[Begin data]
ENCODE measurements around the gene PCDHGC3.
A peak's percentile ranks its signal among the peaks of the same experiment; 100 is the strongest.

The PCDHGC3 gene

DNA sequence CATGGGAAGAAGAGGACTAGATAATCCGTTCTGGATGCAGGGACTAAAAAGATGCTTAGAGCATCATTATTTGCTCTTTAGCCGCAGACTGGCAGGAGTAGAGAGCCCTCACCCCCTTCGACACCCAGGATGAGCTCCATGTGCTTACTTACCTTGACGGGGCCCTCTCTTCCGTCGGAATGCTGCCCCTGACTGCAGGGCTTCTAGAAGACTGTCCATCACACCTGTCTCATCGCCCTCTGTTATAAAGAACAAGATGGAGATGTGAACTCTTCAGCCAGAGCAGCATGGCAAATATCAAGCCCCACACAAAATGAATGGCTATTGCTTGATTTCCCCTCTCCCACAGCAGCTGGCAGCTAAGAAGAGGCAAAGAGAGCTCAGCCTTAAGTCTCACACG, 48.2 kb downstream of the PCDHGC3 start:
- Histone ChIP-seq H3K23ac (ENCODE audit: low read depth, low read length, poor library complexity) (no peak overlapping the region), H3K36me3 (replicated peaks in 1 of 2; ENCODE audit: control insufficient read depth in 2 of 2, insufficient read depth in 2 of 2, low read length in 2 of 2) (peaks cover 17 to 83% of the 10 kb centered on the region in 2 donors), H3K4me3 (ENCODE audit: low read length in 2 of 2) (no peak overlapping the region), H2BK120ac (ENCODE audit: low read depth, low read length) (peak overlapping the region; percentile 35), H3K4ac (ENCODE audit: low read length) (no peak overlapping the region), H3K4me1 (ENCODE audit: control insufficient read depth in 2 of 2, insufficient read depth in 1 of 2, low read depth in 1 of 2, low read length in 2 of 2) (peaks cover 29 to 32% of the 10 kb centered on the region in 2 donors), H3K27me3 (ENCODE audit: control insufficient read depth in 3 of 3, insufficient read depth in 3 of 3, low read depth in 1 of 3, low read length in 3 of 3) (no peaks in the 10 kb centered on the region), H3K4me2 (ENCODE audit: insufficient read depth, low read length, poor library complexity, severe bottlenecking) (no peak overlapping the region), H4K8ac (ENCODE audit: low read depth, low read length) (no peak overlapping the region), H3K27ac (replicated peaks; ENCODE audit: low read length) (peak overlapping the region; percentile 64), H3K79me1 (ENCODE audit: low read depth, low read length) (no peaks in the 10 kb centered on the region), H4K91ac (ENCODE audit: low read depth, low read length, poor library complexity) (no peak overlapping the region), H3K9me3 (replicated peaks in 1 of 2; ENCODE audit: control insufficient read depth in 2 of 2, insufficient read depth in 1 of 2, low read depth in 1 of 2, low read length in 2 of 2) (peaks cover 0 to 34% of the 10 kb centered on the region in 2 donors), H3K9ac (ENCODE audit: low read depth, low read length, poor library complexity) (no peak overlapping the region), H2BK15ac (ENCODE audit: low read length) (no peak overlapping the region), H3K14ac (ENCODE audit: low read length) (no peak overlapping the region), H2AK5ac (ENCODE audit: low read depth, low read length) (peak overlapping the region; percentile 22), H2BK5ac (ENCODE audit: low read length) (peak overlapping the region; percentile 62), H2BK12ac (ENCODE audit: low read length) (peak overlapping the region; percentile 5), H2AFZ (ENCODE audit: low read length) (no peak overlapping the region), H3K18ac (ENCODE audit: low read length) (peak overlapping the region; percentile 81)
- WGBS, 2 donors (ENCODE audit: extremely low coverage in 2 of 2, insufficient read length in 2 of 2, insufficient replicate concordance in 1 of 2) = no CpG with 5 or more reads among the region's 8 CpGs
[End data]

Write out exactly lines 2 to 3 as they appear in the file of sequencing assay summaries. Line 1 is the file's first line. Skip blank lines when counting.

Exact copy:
A peak's percentile ranks its signal among the peaks of the same experiment; 100 is the strongest.

The PCDHGC3 gene